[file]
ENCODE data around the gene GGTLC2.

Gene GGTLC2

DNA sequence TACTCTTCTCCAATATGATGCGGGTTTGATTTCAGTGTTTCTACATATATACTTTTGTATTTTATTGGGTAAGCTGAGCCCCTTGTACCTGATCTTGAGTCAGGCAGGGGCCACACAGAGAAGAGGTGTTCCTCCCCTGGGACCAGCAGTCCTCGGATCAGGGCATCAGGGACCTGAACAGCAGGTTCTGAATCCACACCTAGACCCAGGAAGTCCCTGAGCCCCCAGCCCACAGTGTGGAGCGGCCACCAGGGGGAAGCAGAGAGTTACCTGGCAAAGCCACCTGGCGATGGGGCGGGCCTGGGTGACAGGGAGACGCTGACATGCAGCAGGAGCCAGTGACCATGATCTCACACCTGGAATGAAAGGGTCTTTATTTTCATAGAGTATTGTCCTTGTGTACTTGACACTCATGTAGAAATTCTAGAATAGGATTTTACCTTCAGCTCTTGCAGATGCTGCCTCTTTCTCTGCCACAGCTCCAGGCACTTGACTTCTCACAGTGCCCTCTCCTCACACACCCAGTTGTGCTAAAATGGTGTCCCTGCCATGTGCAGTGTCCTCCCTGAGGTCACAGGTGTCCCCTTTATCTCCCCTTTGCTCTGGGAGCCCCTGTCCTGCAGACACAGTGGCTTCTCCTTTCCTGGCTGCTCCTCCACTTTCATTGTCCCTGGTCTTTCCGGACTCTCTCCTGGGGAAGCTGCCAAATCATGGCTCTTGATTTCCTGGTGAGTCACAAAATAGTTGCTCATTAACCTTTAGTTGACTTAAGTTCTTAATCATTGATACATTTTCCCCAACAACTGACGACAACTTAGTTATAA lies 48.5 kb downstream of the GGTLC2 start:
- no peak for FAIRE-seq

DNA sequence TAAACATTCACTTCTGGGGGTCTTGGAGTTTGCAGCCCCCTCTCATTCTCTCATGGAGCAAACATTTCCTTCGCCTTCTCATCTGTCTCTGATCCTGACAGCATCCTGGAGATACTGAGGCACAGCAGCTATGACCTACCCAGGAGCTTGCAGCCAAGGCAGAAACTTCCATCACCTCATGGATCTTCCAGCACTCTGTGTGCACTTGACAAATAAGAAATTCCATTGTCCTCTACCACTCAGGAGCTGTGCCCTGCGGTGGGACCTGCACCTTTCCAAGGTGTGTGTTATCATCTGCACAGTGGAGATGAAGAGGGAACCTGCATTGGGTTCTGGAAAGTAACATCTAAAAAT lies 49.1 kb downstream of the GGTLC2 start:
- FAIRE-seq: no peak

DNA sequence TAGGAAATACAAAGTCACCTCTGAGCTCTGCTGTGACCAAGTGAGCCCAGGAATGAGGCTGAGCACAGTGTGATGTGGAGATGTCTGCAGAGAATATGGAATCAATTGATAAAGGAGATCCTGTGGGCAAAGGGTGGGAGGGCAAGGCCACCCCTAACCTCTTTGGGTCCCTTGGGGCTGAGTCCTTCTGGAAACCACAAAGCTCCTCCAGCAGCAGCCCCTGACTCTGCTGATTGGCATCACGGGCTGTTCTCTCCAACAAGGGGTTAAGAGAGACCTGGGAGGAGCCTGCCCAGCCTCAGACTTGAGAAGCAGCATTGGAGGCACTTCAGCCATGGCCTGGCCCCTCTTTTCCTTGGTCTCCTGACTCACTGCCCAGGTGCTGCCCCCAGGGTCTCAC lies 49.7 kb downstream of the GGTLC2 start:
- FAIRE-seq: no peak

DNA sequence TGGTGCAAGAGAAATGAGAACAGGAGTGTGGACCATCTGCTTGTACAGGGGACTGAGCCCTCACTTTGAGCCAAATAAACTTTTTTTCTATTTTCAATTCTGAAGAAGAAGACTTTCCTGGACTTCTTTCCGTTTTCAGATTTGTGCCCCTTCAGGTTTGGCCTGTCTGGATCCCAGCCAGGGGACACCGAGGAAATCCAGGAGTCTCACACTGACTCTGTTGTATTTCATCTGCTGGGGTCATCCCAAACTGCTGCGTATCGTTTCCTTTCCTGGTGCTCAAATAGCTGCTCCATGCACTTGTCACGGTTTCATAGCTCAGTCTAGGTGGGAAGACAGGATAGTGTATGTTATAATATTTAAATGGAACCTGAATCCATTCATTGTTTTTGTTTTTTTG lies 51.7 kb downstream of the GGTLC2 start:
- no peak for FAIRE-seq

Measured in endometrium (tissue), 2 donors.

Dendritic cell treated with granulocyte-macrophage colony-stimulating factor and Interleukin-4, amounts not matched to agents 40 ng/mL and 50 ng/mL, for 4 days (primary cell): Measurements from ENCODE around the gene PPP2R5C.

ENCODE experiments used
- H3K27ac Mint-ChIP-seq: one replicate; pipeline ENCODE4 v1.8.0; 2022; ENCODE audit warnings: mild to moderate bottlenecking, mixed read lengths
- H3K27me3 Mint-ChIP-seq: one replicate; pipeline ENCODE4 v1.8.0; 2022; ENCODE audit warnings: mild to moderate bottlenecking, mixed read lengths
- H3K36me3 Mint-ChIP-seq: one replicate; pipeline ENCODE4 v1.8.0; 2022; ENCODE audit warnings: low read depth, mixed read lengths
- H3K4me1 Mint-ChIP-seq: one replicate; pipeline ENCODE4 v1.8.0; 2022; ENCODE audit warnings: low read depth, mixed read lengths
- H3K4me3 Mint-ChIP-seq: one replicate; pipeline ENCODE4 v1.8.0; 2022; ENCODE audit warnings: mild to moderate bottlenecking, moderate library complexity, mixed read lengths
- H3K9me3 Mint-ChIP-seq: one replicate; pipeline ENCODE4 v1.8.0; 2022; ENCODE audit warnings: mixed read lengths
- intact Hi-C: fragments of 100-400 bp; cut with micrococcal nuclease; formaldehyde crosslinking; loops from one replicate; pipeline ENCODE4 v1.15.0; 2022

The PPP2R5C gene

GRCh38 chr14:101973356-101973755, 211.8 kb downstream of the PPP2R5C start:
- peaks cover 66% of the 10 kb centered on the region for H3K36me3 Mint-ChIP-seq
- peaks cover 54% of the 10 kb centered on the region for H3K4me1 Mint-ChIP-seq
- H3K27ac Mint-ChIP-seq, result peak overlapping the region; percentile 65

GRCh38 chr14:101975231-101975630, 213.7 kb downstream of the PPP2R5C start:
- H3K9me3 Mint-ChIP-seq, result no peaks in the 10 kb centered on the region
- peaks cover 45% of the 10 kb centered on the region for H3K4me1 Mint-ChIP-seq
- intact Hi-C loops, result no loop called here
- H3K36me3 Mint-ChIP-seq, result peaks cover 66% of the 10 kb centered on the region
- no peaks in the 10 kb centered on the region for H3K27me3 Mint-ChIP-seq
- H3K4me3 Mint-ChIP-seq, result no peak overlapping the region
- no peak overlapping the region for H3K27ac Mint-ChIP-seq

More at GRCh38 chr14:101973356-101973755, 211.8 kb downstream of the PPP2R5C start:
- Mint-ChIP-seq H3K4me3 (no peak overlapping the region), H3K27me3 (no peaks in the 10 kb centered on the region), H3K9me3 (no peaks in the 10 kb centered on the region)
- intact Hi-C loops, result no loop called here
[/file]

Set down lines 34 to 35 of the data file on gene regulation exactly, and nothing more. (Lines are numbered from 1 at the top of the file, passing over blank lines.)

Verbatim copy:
More at GRCh38 chr14:101973356-101973755, 211.8 kb downstream of the PPP2R5C start:
- Mint-ChIP-seq H3K4me3 (no peak overlapping the region), H3K27me3 (no peaks in the 10 kb centered on the region), H3K9me3 (no peaks in the 10 kb centered on the region)